3. Since the virus is insensitive to cold but dies from heat, a first strategy can be to remove all animals and humans from the barns or animal stalls and irradiate the entire premises with ultra-violet light, the switch for this UV light being located on the outside of the barn/animal premises for safety to humans. The advantages of UV germicidal irradiation is that it will kill viruses easily and conveniently, whether these viruses are in the air [like in droplets], or on barn surfaces, and do it quickly and comprehensively without leaving many surfaces untreated -- and even disinfect the surfaces of irregular items like hay, straw, etc. Germicidal lamps are already widely sold and cost as little as US$100. Vets and experts can advise farmers on how often to use these UV sterilisations and this may vary depending on the level of infection risks in the country, province, district -- or even neighbouring farms, which are a direct threat. If needed only infrequently, several farmers may share a germicidal lamp. Or a farmer may lend his lamp for a small fee. Or a travelling vet may offer a disinfectant service using such a lamp, moving from farm to farm. He will likely be able to operate it best and can even be a govt service for farmers.

4. For the animals moved out from the barn, the usual spray germicides using acids or alkalis can be sprayed on their hides and limbs, even feet, then washed off with water. Acids can be 0.2% citric acid solution while alkali can be 4% sodium carbonate. Iodophore disinfectants containing acid can also be used, as can formaldehyde. Do not mix acid with alkali because they neutralise each other so become ineffective.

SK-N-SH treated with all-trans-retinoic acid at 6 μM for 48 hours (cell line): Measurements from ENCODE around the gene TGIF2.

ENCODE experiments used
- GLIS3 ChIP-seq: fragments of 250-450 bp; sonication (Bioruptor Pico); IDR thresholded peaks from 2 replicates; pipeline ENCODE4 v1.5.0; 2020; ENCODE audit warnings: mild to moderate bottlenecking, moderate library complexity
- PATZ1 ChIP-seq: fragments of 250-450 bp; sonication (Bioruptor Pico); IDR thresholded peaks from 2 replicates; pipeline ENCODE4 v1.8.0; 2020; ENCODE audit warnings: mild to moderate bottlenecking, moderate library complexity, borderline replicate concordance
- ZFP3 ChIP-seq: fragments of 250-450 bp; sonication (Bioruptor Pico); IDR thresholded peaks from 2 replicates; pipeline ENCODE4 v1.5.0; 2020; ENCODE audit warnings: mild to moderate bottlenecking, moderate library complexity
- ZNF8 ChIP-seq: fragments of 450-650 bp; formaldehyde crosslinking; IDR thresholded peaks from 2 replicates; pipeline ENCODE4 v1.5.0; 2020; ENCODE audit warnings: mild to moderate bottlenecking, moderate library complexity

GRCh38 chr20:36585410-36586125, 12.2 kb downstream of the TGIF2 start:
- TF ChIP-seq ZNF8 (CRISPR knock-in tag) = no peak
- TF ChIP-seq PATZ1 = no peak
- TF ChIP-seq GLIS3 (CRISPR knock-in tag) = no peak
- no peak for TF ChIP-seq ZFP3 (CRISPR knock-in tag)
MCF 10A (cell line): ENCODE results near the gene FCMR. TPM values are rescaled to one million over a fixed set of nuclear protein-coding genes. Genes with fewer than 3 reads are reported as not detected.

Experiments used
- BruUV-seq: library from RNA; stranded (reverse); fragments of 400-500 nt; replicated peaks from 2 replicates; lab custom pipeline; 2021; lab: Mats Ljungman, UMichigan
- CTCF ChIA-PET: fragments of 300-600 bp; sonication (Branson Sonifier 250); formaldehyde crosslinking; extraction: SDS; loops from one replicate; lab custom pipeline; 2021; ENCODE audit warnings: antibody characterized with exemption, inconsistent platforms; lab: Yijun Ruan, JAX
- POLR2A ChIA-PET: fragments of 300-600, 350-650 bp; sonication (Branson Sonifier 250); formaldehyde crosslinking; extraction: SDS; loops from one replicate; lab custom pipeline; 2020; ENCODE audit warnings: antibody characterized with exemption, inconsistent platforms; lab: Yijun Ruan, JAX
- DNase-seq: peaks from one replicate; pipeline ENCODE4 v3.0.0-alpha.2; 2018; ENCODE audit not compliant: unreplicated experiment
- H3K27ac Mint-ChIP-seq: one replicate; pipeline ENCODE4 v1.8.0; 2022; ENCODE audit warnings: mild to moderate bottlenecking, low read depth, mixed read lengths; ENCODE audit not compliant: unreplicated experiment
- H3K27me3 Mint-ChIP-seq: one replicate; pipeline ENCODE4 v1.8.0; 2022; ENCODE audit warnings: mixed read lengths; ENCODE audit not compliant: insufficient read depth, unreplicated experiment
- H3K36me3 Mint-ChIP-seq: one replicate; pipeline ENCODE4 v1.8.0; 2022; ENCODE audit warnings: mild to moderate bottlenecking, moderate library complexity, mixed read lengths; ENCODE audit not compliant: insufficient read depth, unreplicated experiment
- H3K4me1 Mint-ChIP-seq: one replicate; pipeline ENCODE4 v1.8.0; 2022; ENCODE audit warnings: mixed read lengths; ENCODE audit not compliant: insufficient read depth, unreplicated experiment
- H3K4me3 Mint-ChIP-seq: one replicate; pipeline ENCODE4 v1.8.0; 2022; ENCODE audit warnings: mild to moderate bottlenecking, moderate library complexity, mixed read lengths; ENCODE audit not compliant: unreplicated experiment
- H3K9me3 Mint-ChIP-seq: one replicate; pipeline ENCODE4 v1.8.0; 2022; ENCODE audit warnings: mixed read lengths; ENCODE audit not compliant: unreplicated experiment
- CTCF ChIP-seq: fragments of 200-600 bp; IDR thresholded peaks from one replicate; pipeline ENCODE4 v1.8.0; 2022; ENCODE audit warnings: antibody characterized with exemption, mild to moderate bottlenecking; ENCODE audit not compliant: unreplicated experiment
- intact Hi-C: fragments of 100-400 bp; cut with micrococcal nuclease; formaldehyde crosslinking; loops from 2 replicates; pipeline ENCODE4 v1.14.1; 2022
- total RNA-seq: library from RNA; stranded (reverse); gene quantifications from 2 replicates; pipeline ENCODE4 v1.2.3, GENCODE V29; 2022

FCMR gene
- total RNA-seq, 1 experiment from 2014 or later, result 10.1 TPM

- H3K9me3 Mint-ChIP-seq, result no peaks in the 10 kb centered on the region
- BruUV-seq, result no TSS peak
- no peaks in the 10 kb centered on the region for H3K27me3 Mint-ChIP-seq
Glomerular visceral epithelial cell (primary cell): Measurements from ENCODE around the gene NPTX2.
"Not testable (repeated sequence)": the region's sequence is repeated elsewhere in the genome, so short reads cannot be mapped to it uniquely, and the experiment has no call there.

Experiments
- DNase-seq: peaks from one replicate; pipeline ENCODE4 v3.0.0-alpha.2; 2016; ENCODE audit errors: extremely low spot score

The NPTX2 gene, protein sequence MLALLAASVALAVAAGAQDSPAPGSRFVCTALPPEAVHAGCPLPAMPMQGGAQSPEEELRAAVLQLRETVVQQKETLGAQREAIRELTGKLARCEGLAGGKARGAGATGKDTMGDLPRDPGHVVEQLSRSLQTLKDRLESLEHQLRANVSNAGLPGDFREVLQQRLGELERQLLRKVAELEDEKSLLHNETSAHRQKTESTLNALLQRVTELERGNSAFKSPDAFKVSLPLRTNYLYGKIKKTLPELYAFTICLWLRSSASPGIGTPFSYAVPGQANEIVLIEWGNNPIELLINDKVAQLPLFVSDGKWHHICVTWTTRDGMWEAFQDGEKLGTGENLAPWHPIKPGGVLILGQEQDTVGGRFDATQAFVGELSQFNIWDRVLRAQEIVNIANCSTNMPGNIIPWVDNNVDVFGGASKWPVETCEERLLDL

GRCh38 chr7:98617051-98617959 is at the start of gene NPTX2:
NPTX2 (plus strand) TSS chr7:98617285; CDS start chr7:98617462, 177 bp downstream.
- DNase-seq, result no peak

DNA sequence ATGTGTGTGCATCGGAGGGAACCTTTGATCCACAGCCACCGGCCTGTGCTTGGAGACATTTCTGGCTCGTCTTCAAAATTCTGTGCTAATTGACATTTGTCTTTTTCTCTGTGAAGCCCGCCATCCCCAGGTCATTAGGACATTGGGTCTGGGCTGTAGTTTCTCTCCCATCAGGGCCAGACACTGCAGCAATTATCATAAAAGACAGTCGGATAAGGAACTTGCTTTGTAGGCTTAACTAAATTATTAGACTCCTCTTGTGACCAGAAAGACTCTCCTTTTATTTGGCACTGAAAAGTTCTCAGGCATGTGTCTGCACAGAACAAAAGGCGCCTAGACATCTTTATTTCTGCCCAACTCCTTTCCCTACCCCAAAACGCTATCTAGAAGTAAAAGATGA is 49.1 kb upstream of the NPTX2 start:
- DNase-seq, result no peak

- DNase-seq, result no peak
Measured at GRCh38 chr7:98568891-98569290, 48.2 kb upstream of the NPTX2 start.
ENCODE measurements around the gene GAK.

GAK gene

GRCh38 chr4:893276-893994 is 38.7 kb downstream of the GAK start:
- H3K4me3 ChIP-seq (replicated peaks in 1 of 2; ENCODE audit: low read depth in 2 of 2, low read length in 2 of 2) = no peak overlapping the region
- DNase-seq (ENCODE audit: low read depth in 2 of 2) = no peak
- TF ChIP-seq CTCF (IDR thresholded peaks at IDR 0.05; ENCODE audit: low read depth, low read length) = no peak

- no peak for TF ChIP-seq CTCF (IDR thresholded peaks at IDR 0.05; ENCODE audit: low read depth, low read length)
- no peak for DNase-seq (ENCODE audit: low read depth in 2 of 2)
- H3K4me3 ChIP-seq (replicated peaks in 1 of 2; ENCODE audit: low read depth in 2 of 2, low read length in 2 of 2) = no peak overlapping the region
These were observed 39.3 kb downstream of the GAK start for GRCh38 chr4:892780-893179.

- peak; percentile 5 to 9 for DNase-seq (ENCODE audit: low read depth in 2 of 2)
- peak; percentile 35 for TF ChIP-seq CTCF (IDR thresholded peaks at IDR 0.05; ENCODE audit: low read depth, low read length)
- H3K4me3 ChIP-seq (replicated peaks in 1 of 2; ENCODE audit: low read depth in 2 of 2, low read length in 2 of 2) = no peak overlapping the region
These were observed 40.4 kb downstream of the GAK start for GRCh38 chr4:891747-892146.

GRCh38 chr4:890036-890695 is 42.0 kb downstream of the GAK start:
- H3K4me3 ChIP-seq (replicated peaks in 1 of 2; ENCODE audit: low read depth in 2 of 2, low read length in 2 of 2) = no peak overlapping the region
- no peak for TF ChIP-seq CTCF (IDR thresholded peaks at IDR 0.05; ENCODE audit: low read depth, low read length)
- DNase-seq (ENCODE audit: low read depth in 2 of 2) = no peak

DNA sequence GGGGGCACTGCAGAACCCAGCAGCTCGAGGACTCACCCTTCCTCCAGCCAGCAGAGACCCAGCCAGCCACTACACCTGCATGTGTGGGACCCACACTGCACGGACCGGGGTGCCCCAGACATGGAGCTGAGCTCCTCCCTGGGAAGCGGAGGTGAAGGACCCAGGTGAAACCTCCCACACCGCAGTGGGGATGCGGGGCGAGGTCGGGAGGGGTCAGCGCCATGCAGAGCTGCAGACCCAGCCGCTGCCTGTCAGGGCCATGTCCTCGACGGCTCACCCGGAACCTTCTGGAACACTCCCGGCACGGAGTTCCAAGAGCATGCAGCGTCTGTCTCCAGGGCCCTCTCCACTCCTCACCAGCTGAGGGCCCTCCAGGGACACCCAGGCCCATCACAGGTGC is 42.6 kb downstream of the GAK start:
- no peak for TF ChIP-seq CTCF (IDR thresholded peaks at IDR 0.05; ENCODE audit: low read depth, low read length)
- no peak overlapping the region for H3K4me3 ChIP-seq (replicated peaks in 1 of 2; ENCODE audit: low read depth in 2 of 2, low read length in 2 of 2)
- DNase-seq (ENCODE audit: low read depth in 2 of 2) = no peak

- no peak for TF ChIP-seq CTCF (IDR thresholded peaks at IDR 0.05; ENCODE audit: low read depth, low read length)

5. Farmer education is important so booklets, posters, and DVDs should be made carrying text, audio and visual instructions to farmers on how to keep their herds healthy. These instructions and information should also be put on the internet and farmers informed of these internet pages and what they contain, through regular reminders by post and SMS. This means that farmers' email addresses and cellphone numbers must be collected, which is useful in emergencies and outbreaks of diseases, when an SMS can quickly alert farmers and inform them what to do. Mass or broadcast SMS messages are quick, cheap and easy to send out.

6. Farmers who have access to the internet should also be encouraged to take part in Farmers' Forums, so they can communicate with each other and tell each other tips and information, as well as any outbreaks of diseases or any happenings and symptoms they don't understand. They will be more likely to participate if some govt vets and experts also participate, to answer questions from forum participants. An FAQ can be set up quickly as ready answers to Frequently Asked Questions. The govt vets and experts on the Forums can give answers and information but a HotLine that is manned 24/7 should also be set up for farmers to get instant responses to any emergencies.